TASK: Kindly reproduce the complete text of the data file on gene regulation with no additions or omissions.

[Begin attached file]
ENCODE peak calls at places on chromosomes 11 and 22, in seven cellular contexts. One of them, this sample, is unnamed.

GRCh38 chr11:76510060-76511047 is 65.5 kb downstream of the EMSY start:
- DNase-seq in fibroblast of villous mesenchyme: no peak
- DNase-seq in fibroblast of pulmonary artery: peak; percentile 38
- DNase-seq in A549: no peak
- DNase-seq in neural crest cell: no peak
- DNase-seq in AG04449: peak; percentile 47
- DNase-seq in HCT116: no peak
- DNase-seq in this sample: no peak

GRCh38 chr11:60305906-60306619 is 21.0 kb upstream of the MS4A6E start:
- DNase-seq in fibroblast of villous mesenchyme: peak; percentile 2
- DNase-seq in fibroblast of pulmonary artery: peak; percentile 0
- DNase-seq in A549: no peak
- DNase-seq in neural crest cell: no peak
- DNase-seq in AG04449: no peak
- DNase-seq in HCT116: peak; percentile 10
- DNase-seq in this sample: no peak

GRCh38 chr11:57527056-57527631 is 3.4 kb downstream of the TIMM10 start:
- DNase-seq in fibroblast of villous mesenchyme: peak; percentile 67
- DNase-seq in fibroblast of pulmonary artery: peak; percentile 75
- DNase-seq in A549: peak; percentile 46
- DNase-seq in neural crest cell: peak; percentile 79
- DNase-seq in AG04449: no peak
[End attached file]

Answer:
ENCODE peak calls at places on chromosomes 11 and 22, in seven cellular contexts. One of them, this sample, is unnamed.

GRCh38 chr11:76510060-76511047 is 65.5 kb downstream of the EMSY start:
- DNase-seq in fibroblast of villous mesenchyme: no peak
- DNase-seq in fibroblast of pulmonary artery: peak; percentile 38
- DNase-seq in A549: no peak
- DNase-seq in neural crest cell: no peak
- DNase-seq in AG04449: peak; percentile 47
- DNase-seq in HCT116: no peak
- DNase-seq in this sample: no peak

GRCh38 chr11:60305906-60306619 is 21.0 kb upstream of the MS4A6E start:
- DNase-seq in fibroblast of villous mesenchyme: peak; percentile 2
- DNase-seq in fibroblast of pulmonary artery: peak; percentile 0
- DNase-seq in A549: no peak
- DNase-seq in neural crest cell: no peak
- DNase-seq in AG04449: no peak
- DNase-seq in HCT116: peak; percentile 10
- DNase-seq in this sample: no peak

GRCh38 chr11:57527056-57527631 is 3.4 kb downstream of the TIMM10 start:
- DNase-seq in fibroblast of villous mesenchyme: peak; percentile 67
- DNase-seq in fibroblast of pulmonary artery: peak; percentile 75
- DNase-seq in A549: peak; percentile 46
- DNase-seq in neural crest cell: peak; percentile 79
- DNase-seq in AG04449: no peak